The statin drugs do lower cholesterol, but the reason drug companies spend so much money to market synthetic or modified substances is that they cannot patent natural substances. When it was discovered that the statin-like molecule in red-yeast-rice occurred naturally, FDA should have withdrawn the patent on Mevacor.

However, the rule of FDA on red yeast rice that it should be withdrawn, is not correct since cholestin found in red yeast rice is a natural substance and falls under the protection of the Dietary Supplement Health and Education Act.

Of course, the FDA can remove any substance that poses a health risk from the market , natural or otherwise, but their actions on this product clearly shows their bias against dietary supplements and their favorable treatment of drugs.

The study, a 12-week, double-blind, placebo-controlled study conducted at UCLA, involved 83 volunteers taking a proprietary red yeast rice supplement. Main outcome measures were total cholesterol, total triacylglycerol, and HDL and LDL cholesterol measured at weeks 8, 9, 11 and 12. Total cholesterol concentrations decreased significantly in the red yeast rice-treated group compared with the placebo-treated group. LDL cholesterol and total triacylglycerol were also reduced with the supplement.8

"LDL (bad cholesterol) levels dropped 15 percent among patients taking the red yeast supplement over an eight-week period," said Dr. Heber. "A 15 percent reduction is highly significant. Individuals following a very strict diet—without taking a cholesterol lowering supplement—can only expect to lower their cholesterol by 10 percent at most."

A second study, directed by Dr. James Rippe of Tufts University School of Medicine in Boston, found similar results. Doctors in 12 medical practices across the country put 233 people on red yeast rice for eight weeks. Their cholesterol levels fell from an average of 242 to 206.

7. Heber D. Natural Remedies for a Healthy Heart. Garden City Park, NY: Avery; 1998.)

8. Cholesterol-lowering effects of a proprietary Chinese red-yeast-rice dietary supplement. Heber D, Yip I, Ashley JM, Elashoff DA, Elashoff RM, Go VL, Am J Clin Nutr 1999 Feb 69:2 231-6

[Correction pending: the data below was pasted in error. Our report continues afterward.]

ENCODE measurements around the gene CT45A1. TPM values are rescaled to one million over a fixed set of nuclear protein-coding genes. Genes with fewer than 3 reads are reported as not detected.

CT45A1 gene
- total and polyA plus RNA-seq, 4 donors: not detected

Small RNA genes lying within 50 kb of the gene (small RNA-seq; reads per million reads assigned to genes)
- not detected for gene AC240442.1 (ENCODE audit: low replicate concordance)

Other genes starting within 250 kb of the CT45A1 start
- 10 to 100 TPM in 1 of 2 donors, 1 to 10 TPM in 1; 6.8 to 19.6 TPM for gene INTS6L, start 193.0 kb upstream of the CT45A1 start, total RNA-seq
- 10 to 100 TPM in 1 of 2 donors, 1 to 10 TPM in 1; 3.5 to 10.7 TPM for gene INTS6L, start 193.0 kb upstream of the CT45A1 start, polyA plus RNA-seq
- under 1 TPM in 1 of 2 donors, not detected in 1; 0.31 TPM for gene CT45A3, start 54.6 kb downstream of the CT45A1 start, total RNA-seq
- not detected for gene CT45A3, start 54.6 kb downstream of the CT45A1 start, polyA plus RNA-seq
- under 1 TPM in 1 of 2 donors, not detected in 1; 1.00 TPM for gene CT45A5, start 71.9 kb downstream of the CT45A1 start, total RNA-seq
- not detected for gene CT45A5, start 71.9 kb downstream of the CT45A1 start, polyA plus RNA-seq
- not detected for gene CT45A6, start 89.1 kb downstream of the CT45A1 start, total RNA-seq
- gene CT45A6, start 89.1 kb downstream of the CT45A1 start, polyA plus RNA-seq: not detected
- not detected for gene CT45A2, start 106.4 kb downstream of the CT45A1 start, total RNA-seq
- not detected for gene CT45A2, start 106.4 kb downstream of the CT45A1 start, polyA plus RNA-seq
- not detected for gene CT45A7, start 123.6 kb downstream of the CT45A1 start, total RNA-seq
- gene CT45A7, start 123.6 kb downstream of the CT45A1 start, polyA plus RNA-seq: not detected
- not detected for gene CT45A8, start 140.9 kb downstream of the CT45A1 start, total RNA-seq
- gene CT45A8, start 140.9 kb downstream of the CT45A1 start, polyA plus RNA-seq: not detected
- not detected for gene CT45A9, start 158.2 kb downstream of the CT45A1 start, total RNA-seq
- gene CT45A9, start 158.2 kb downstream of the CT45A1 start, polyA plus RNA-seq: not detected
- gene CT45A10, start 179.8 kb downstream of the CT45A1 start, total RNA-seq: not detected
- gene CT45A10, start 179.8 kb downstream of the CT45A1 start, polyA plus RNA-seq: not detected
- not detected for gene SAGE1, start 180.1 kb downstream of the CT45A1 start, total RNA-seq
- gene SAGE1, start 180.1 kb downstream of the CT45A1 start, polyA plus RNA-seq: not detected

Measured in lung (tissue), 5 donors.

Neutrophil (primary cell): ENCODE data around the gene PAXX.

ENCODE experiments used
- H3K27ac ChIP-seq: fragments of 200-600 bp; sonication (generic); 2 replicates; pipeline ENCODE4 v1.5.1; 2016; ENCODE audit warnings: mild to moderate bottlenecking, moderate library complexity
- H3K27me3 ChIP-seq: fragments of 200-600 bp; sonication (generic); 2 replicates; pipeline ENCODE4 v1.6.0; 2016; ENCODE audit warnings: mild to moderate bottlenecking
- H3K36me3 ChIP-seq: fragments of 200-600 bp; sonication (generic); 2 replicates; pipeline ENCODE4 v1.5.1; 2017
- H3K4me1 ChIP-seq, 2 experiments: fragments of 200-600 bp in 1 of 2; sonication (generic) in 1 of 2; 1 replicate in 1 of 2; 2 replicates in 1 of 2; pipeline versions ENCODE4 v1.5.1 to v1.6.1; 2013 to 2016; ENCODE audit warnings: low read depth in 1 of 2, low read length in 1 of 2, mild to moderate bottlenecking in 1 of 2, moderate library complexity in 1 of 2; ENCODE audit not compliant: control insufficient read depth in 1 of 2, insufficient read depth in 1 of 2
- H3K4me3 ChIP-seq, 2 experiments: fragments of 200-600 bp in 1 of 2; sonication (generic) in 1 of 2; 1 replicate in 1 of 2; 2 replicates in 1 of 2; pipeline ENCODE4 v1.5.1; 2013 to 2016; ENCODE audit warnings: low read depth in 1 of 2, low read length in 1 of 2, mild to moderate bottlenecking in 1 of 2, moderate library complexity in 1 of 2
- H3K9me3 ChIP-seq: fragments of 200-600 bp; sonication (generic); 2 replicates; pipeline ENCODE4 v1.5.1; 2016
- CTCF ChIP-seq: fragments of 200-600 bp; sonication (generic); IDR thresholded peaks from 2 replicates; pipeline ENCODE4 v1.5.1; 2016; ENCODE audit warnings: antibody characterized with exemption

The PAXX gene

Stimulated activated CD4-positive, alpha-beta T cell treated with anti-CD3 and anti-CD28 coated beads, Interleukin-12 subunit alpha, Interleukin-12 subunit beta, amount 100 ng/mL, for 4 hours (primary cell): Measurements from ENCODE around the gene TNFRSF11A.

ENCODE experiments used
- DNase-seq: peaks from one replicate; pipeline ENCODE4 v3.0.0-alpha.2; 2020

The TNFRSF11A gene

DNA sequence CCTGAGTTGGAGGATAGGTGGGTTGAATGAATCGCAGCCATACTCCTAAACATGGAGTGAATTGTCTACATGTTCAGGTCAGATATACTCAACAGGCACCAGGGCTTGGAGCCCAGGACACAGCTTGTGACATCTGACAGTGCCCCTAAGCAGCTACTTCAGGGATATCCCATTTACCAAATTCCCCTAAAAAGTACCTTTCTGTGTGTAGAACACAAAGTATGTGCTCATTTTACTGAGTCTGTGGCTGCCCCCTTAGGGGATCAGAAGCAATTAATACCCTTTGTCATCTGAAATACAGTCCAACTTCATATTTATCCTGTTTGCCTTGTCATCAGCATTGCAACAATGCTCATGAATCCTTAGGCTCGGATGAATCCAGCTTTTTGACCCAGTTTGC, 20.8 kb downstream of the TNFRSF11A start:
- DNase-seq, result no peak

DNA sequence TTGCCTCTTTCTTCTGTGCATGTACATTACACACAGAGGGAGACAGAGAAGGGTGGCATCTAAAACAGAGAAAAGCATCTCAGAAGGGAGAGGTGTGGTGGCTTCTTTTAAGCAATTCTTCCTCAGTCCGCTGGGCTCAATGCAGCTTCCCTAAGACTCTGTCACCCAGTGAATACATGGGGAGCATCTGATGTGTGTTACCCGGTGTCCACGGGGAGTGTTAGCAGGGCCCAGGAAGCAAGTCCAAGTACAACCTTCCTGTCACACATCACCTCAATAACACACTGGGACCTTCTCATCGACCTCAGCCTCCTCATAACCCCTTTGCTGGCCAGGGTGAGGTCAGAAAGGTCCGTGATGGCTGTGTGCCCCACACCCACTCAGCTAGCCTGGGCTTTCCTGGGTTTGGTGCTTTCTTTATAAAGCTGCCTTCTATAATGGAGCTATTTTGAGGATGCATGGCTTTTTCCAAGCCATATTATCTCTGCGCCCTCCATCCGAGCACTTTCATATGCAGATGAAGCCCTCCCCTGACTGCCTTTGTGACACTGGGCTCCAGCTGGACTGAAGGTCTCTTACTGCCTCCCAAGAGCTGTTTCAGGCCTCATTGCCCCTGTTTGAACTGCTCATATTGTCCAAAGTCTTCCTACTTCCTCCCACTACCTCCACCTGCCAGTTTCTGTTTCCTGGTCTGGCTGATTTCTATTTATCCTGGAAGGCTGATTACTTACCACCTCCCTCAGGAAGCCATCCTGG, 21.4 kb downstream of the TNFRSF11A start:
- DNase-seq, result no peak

It has been used in Chinese medicine since at least 800 A.D. for various purposes and to remove "blood blockages."

Some American pharmaceutical company gets ahold of this stuff and extracts the specific chemical that lowers cholesterol, goes through the FDA, it's good stuff, few side-effects and the patent goes through.

Now, since red rice yeast is sold as a supplement (and has a controlled drug in it,) the FDA calls it illegal and bans it's sale. Allegedly, the only supplements of it that you can get do not contain the statin any longer. It is banned in it's original form.


This is truly wrong and disturbing. This is the equivalent of a pharmaceutical company patenting the "drug" that cures scurvy (vitamin C) and getting the FDA to ban the sale of all citrus fruit and other foods that contain vitamin C.

Also see

Tuesday, May 27, 2008

The Terminating Photon Hypothesis

I'm not really that well versed in physics, so what I'm saying may not make sense.

Cosmologists predicted that a wrap-around Universe would act like a hall of mirrors, with images from distant objects being repeated multiple times across the sky.

Doughnut-shaped Universe bites back

I came out with this completely crazy hypothesis a long time ago and some people at the time thought it was nuts. I’m not saying it’s true (chances are that it’s not), but I do think it’s something worth considering. The reason I bring it up is because, while this quote does not directly support my crazy hypothesis, at least it doesn’t contradict it (which kinda made me think that my hypothesis might be crazy enough to be true). My crazy hypothesis assumes the First Law of Thermodynamics is true across the entire universe.

The universe is expanding at an increasing rate. This is often referred to as “spacial expansion” and it is assumed that space itself is expanding. The question is, where does all the energy “come from” to cause everything in the universe to move outward at an increasing rate? Well, all these photons are “exiting” the universe, or reaching the “end.” When these photons reach the “end” of the universe, they "terminate" and this energy is lost. That energy is (at least partly) replaced by accelerated spacial expansion. So part of the quantity of energy that is “gained” from “spacial expansion” is lost when photons reach the end of the universe. What we could try and do is see if we can calculate about how much ‘photon energy’ is reaching the end of the universe and terminating and about how much energy is required for everything in the universe to push outward at the acceleration rate that it does and see if they are roughly the same. Again, this crazy hypothesis is probably false, just something to consider. Also, if the universe is donut shaped, it could be the case that the photons that reach the "middle void" section of the universe also terminate and the lost energy is replaced by the energy required for accelerated spacial expansion.

One problem with my above hypothesis is that, if the universe is expanding faster than C, how are photons ever supposed to reach the end?